The Court of Justice, designed by the architects team of J. MAYER H. Architects, a2o-architecten and Lensºass architecten, has been opened in Hasselt, Belgium.
The exterior part of the facility was completed in 2011 while the interior was finished in the first quarter of 2013.
The new facility is an open, transparent building with direct public access, combining the Court of Justice with a university library and auditoriums for the faculty of law.
As per the plans, the structure is divided into three separate units, which include courtrooms, the library for students and an office tower with a 64m-high restaurant.
The facility features 20,763m² of above-ground space, which include offices, meeting-rooms, a library, reception, a cafeteria and courtrooms.
It also has 4,694m² of underground space for archive and 3,384m² of underground space for parking.
Based on a masterplan by West 8, the former railway station site has been restructured with a park, public buildings, offices and hotels, as well as urban residential blocks.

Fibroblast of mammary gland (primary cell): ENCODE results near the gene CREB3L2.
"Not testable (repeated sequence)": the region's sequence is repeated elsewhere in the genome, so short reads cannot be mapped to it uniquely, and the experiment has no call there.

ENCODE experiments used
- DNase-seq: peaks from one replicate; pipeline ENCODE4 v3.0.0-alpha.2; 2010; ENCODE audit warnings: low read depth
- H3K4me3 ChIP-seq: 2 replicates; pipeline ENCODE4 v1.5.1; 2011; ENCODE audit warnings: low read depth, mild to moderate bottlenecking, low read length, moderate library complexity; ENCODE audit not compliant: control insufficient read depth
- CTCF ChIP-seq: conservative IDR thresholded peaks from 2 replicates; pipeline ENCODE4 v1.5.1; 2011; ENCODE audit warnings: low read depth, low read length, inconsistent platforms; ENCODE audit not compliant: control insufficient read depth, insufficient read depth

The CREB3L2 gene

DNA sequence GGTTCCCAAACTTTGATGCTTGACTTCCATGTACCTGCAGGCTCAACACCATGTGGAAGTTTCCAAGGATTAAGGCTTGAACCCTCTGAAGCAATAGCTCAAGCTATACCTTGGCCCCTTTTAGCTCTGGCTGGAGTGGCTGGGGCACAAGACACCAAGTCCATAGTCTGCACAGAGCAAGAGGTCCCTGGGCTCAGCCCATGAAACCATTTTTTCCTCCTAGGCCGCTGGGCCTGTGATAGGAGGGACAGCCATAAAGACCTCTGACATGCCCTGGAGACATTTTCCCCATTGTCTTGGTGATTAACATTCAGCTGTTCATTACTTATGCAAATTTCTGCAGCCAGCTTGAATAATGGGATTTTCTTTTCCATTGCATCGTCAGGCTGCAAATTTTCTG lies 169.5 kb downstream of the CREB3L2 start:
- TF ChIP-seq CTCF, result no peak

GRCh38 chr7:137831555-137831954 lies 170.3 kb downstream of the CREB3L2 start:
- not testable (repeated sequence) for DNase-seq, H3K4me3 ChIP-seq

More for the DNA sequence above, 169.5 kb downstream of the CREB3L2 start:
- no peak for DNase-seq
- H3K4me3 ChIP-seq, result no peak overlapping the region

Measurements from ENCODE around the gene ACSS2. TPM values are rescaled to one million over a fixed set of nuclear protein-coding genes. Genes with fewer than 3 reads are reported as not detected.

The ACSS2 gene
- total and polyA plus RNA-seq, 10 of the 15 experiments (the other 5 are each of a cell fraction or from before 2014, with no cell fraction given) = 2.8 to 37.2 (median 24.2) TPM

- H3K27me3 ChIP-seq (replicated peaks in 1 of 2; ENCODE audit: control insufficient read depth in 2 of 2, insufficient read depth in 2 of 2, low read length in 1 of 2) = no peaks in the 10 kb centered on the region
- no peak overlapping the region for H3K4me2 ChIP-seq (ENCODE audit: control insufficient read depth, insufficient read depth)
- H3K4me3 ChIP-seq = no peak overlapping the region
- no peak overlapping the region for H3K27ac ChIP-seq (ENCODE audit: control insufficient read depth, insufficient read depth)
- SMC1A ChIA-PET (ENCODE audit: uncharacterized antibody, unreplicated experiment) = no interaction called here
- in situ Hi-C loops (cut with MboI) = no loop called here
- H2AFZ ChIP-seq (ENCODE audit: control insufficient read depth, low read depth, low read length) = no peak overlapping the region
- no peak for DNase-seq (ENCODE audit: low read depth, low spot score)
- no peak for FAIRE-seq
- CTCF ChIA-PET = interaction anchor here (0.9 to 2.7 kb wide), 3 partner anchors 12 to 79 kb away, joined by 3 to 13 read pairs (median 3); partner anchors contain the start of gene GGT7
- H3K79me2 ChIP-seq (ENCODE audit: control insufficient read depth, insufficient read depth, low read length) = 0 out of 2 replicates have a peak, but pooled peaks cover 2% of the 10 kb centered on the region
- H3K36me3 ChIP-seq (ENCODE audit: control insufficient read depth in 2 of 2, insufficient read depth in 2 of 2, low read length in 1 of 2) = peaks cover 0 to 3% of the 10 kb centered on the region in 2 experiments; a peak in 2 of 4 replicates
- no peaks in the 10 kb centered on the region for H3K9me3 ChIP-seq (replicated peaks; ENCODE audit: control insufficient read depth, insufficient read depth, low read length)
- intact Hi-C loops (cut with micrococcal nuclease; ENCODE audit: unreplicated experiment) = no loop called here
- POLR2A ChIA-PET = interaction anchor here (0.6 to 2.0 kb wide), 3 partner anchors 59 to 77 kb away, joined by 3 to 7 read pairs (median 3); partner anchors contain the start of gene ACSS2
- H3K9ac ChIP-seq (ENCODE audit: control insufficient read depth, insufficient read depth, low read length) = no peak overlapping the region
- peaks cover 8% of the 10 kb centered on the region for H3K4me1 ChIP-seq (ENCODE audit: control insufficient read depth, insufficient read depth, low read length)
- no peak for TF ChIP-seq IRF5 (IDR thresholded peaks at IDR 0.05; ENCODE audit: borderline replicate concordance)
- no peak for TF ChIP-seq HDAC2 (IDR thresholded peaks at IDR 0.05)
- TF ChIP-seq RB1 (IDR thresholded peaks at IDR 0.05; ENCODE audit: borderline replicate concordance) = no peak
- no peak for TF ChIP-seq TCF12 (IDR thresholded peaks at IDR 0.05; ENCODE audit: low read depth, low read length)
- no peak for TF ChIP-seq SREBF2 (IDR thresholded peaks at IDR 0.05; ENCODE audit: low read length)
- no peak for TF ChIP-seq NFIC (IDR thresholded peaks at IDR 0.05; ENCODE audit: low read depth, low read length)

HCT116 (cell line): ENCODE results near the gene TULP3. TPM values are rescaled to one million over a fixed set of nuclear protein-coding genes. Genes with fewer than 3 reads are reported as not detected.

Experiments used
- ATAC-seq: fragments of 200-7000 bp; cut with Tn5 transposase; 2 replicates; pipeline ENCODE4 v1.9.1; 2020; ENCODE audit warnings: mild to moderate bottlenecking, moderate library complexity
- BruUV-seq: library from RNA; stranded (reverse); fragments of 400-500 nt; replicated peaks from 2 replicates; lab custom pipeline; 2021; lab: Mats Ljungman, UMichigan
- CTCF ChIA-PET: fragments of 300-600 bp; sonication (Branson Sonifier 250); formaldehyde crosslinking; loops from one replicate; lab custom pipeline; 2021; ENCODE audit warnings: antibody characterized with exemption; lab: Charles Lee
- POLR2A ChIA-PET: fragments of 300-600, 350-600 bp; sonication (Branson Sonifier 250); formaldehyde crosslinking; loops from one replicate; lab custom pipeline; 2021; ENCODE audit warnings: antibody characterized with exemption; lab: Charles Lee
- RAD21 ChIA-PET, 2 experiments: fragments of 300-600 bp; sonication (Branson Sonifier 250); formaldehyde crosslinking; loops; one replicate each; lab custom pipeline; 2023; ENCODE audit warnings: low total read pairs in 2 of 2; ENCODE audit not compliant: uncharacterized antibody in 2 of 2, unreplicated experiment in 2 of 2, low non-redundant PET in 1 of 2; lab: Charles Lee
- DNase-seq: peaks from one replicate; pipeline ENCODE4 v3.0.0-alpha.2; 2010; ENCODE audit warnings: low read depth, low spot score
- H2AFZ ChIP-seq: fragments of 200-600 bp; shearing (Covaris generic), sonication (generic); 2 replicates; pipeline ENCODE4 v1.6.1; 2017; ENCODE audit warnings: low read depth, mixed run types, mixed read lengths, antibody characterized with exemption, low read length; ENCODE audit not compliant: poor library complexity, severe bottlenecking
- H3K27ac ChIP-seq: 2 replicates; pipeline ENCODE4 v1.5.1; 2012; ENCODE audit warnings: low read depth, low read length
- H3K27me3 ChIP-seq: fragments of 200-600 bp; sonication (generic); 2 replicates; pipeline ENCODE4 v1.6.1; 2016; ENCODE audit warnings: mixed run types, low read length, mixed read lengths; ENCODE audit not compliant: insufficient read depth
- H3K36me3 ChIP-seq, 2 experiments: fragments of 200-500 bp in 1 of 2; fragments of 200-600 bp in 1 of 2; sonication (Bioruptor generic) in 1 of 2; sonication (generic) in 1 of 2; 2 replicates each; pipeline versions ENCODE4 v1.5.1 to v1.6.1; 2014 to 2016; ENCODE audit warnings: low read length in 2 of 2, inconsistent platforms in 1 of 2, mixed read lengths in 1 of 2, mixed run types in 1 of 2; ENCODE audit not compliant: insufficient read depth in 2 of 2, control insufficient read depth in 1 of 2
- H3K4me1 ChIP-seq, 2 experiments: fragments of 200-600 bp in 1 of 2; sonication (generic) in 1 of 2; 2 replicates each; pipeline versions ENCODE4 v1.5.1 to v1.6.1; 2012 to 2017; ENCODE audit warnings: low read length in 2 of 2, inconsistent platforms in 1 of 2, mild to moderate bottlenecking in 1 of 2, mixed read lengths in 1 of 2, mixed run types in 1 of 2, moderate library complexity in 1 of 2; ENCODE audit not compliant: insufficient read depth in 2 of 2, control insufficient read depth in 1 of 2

J. MAYER H. Architects said references in the design process point to both the image of the "tree", the hazelnut trees in the City of Hasselt’s coat of arms, and steel structures in the once industrial and Art Nouveau-influenced area.
Sustainable features of the building include a perforated skin-on exterior, which will shade the interior from solar heat gain and allow daylight inside the structure.
Image: The exterior part of the facility was completed in 2011 while the interior was finished in the second quarter of 2013. Photo: Courtesy of J. MAYER H. Architects.